Solarization had a profound promotive effect on ginger growth by suppressing the weed population, and the effect lasted until harvest. Even though solarization substantially reduced weed population, its effect was less on sledges. Bulbostylis barbata, Cynadon dactylon, and Cyperus rotundus survived the solarization. Vilasini (1996) observed that soil solarization for 30 days combined with Trichoderma application could control the rhizome rot disease and increase the yield.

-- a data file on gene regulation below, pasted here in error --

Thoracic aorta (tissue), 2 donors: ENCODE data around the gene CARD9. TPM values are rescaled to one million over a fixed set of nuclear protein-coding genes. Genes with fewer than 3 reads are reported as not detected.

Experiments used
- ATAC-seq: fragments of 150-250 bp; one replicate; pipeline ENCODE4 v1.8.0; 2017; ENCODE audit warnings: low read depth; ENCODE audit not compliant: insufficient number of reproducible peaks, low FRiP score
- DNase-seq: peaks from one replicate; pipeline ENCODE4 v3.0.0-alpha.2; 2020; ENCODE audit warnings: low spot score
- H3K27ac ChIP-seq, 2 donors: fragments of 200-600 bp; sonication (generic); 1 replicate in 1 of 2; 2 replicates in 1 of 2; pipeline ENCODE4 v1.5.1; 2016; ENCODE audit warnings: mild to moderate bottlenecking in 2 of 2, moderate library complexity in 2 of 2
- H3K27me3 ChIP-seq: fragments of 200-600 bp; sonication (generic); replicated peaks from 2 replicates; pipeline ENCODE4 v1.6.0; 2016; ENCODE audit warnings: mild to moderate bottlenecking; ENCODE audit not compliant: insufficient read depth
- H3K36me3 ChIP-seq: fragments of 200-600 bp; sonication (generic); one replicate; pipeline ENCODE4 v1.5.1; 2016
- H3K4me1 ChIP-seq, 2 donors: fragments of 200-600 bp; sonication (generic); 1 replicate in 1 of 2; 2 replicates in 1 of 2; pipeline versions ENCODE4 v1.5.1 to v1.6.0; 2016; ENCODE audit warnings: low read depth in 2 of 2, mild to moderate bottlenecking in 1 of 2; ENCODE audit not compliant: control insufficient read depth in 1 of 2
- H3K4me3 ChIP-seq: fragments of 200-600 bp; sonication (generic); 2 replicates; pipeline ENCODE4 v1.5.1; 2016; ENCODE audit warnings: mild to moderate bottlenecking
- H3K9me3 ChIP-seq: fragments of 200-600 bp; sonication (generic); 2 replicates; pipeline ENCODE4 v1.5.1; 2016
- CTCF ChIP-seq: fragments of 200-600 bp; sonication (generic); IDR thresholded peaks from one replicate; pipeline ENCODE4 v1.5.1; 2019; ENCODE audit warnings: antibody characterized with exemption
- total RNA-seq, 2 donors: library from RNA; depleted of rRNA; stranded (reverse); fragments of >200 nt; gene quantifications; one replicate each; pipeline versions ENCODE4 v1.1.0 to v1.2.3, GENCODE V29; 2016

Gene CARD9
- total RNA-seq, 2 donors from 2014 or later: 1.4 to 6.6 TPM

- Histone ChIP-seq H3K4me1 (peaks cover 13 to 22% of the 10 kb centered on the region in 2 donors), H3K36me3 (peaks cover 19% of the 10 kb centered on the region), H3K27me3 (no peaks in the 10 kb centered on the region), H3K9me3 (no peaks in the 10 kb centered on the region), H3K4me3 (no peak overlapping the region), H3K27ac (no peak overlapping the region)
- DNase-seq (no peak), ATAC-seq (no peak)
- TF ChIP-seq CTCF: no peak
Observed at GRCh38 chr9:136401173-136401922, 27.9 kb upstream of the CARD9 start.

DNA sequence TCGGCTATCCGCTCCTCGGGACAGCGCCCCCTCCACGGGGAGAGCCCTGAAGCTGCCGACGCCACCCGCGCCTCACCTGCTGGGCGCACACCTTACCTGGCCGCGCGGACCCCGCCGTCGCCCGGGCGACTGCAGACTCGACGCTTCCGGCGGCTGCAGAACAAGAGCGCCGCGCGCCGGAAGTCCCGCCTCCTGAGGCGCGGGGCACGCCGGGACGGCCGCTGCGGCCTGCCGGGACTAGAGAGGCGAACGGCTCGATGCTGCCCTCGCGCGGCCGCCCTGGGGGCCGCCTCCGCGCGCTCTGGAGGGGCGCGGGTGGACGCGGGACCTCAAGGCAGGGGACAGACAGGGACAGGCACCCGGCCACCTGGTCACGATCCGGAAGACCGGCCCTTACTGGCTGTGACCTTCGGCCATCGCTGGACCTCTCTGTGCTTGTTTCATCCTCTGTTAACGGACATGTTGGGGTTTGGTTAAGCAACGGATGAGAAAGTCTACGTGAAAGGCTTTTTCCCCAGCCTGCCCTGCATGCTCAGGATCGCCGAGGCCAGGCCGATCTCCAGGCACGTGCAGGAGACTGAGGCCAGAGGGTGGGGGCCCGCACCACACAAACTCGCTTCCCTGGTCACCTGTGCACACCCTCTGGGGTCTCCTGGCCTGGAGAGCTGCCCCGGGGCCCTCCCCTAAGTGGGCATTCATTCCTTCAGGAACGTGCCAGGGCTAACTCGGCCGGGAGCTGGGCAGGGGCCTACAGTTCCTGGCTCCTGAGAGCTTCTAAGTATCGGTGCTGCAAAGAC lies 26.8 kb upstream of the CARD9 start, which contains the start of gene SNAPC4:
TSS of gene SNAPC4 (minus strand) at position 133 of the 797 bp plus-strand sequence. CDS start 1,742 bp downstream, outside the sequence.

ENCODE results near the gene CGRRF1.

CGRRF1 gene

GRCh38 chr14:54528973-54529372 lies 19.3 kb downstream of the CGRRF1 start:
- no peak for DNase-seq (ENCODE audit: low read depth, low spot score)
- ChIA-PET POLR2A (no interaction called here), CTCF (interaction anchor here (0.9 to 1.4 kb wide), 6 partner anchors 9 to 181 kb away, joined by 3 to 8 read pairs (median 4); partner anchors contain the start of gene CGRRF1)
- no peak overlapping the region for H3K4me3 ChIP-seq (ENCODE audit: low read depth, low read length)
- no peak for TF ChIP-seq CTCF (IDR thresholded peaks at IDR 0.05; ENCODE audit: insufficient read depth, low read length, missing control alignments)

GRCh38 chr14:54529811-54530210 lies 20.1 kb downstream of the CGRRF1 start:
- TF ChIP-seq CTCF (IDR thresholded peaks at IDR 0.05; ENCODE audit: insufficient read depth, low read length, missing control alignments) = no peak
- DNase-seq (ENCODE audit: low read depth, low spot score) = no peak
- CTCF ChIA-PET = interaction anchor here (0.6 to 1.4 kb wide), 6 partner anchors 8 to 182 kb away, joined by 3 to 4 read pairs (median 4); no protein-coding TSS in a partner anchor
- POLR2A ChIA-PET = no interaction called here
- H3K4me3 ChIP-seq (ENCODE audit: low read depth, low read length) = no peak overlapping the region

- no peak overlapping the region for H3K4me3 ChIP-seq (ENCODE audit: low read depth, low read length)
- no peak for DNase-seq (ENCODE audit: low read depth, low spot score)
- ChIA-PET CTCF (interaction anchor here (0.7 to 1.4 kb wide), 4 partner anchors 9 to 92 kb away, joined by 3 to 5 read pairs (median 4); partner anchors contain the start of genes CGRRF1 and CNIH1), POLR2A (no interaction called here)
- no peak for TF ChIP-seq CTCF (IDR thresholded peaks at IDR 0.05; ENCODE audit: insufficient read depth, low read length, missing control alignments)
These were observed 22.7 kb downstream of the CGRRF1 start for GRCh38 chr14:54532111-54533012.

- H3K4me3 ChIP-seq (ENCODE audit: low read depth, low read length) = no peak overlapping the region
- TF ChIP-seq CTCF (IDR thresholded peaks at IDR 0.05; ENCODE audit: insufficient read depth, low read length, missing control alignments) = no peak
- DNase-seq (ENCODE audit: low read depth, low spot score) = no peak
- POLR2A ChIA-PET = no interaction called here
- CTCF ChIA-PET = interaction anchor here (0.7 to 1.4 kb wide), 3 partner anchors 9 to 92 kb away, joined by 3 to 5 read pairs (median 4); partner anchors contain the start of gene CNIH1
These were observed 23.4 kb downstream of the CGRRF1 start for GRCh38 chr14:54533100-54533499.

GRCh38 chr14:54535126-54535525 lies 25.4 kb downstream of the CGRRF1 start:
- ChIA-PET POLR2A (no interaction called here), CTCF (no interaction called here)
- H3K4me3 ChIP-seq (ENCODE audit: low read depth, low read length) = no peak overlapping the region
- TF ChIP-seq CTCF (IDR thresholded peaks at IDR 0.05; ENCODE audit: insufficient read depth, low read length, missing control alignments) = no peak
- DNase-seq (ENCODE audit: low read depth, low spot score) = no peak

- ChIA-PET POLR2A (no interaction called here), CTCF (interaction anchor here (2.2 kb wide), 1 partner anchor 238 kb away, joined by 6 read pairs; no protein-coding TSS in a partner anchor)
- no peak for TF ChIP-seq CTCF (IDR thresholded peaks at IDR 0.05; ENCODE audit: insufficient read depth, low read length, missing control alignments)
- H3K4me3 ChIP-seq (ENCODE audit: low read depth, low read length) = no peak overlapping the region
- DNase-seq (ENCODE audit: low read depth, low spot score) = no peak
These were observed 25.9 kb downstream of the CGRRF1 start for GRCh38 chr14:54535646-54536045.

An increased growth response of ginger plants was observed as a result of solarization. Growth parameters such as height, number of leaves/plant, number of tillers, number of roots, leaf length, leaf breadth, and fresh weight of shoots and rhizomes were influenced by solarization. A significant increase in yield was obtained through solarization. Trichoderma incorporated + neem cake amended + 30 days solarized treatment gave the highest yield/plant (623.23 g) and also per plot (10,159.57 g), which was 53.6 percent more than that of control. The availability of N, P, and K was improved by solarization. The initial cost of solarization is comparatively high. An amount of Rs. 52,500 is required for solarizing ore ha of a ginger field. An additional profit generated from this technique was Rs. 40,136/ha/yr for 30 days solarization (Anaith et al., 2000) (see Figure 5.8).
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